Princess Diana and Sarah Ferguson both left an impact on the British monarchy even though they are no longer considered official members of the royal family.

On the online forum site Quora, Rob Cover, associate professor at the University of Western Australia, said that he thinks Princess Diana left more damage to the monarchy because the things she did were deliberately done to destroy the royal family. Ferguson, on the other hand, also did some damage to the British monarchy. However, she was more of a tragic figure because she stumbled stupidly but accidentally into scandals. There is little evidence that what she did was malicious because they were more foolish.

“Diana quite deliberately took advantage of her prominence and celebrity to discuss personal issues, to complain about her husband, and to infer the shortcomings of members of the royal family and, frankly, to spill the dirt on herself and others in any way that was unseemly, damaging and certainly unprecedented,” he wrote.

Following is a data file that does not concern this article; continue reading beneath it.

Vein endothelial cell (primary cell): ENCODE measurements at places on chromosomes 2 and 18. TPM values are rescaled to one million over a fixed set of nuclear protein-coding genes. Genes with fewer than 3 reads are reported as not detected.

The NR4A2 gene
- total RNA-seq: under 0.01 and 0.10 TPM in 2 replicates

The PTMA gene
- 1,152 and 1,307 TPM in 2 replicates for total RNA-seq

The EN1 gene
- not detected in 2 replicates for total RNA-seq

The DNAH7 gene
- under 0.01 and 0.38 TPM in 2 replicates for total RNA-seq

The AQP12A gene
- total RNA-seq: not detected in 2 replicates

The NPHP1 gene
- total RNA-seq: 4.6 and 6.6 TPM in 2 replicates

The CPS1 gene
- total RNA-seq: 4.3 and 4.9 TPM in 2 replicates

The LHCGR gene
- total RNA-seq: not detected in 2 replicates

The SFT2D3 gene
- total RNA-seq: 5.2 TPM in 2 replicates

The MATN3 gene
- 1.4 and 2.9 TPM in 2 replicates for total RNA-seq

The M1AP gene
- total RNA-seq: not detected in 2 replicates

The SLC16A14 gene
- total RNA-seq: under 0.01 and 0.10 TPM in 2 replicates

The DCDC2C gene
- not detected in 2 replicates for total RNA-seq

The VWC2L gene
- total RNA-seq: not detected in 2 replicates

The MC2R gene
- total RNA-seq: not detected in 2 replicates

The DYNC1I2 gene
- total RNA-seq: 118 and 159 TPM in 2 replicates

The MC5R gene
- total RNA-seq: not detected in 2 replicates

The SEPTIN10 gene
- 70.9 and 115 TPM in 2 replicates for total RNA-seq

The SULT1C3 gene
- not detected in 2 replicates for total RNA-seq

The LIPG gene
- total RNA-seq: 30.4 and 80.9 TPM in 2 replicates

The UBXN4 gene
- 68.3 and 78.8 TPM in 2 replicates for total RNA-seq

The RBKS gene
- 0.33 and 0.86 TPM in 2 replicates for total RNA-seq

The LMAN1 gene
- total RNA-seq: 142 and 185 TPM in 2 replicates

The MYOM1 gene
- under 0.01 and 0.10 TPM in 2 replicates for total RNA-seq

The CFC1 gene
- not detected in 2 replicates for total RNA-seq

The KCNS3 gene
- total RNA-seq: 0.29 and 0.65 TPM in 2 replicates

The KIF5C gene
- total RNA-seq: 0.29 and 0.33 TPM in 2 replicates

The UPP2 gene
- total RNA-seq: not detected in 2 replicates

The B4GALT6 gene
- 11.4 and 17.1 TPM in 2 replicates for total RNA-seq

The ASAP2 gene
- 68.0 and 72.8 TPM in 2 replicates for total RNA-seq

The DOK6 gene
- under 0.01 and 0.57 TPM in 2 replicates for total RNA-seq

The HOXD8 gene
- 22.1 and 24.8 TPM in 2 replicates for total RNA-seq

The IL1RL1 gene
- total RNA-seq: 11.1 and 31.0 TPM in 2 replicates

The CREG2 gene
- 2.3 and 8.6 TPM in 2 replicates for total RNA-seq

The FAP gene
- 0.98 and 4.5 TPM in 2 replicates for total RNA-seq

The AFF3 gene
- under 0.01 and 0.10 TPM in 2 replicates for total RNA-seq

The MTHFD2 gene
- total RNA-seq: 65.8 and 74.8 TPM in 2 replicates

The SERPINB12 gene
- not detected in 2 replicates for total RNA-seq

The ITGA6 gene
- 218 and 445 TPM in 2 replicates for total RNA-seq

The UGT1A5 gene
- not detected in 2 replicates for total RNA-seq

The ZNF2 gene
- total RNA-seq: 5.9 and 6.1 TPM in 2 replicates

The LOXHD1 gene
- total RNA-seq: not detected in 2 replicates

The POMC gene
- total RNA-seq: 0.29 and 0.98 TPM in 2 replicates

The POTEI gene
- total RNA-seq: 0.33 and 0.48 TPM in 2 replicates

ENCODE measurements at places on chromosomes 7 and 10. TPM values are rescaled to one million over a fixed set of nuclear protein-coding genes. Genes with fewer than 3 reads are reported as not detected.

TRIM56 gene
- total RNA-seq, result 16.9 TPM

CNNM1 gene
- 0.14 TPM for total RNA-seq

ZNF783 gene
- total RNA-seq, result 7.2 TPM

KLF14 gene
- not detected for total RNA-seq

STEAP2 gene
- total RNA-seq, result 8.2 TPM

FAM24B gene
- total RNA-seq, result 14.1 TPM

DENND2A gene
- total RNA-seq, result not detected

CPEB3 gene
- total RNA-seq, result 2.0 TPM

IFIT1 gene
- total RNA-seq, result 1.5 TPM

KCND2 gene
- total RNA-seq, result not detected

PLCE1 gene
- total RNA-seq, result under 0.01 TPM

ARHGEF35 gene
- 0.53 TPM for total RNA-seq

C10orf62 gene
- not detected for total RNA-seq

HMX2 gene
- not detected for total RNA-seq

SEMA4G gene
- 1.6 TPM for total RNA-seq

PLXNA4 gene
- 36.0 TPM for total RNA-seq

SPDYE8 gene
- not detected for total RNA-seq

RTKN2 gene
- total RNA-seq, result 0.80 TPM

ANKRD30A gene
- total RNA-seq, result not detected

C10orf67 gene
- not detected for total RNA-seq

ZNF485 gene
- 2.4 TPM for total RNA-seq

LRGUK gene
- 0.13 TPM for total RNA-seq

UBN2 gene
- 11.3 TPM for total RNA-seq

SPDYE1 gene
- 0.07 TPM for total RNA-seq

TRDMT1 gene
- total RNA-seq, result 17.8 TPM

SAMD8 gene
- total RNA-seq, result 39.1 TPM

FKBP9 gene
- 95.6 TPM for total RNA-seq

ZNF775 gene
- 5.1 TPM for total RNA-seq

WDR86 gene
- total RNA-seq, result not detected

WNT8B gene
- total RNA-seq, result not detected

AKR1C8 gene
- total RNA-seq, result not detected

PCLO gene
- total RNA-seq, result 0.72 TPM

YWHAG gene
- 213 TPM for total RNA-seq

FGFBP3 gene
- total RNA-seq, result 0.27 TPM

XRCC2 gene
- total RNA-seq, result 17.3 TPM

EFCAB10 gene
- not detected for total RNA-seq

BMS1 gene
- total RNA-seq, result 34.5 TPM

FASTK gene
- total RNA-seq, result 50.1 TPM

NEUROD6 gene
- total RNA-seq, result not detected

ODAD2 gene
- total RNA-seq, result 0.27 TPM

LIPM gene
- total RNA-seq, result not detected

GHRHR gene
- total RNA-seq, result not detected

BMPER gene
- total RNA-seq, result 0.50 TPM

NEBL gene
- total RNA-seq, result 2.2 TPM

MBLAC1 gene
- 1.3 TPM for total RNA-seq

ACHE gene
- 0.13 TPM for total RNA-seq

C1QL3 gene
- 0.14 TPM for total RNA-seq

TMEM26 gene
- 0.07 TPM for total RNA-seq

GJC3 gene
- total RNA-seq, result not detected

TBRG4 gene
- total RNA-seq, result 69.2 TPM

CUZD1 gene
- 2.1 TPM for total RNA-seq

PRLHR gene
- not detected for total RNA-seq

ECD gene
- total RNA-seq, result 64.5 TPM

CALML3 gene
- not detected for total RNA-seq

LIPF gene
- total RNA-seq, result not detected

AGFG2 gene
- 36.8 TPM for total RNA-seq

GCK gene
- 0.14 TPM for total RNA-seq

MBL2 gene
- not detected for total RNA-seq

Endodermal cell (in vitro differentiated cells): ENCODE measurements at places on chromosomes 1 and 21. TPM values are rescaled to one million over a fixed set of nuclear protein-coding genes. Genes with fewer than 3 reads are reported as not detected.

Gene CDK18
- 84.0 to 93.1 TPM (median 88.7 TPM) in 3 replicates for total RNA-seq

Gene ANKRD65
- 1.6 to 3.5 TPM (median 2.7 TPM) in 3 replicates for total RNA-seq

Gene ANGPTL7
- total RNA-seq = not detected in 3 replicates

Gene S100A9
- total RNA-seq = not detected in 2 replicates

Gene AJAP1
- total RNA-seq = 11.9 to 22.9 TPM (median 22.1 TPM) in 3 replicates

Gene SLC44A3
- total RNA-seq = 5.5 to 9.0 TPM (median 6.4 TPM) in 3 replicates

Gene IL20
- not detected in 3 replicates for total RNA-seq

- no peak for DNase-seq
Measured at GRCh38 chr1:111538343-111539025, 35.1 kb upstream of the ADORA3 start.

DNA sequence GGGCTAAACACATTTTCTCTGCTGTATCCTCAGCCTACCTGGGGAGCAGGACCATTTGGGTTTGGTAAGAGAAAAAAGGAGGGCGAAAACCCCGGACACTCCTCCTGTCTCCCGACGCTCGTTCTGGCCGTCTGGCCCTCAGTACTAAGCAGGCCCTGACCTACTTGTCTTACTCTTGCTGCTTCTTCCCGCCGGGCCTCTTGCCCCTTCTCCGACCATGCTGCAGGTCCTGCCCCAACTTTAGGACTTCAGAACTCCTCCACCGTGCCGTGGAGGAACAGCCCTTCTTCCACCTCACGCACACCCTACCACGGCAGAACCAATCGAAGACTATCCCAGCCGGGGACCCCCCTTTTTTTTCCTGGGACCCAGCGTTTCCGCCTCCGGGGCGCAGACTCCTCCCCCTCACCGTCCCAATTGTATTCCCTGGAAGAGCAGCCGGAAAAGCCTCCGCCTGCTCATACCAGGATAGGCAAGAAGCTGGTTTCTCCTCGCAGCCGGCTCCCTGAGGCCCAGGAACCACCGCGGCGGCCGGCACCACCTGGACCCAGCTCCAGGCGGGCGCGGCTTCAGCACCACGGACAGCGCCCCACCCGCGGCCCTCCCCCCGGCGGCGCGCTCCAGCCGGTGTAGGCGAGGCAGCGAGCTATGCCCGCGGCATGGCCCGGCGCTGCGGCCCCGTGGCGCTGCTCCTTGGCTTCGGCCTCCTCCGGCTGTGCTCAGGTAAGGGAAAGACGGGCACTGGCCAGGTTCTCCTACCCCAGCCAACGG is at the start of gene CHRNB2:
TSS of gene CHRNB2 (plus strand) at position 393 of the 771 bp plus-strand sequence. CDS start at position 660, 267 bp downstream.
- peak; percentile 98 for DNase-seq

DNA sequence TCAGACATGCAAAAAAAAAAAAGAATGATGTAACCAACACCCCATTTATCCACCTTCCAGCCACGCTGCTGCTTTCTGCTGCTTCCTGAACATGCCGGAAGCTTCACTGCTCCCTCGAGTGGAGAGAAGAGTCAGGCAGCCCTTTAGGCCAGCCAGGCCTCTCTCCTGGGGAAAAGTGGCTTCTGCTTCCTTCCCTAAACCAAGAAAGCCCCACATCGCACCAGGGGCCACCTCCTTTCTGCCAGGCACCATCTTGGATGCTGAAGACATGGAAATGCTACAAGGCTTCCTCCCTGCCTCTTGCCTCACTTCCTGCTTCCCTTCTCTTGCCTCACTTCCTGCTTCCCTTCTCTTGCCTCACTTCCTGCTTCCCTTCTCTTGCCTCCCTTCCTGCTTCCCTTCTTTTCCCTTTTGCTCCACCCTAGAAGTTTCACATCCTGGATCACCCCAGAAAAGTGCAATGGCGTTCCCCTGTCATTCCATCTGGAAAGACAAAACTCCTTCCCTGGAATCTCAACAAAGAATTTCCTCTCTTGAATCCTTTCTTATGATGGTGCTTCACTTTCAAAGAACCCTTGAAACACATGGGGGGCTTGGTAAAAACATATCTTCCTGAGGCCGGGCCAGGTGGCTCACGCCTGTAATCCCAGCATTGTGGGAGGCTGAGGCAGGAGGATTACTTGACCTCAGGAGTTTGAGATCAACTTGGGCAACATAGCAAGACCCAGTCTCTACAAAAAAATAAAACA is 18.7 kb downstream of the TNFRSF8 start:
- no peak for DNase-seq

Richard Phillips echoed Cover’s thoughts and said that Princess Diana did irreparable damage to the British monarchy. However, she also saved the institution from itself.

“All the problems around Diana forced the monarchy to take a long hard look at itself in the mirror – and change. Without these changes, the institution would not be as strong as it is today,” he wrote.

Hninzi Thet said that he did not think the Duchess of York did any lasting damage to the monarchy. What the mom of two did was more like lasting damage to herself, Prince Andrew, and their daughters. He added that whatever Ferguson did have no malicious intent but she just had a hard time helping herself.

Princess Diana was married to Prince Charles for over a decade before they divorced in 1996. Ferguson and Prince Andrew were married for a decade before they divorced in 1996. Both couples announced their separation in 1992.

Princess Diana
The damage that Princess Diana left on the British monarchy was believed to be malicious. Pictured: Princess Diana leaving the first anti-AIDS bookshop in Paris. Getty Images/Vincent Amalvy/AFP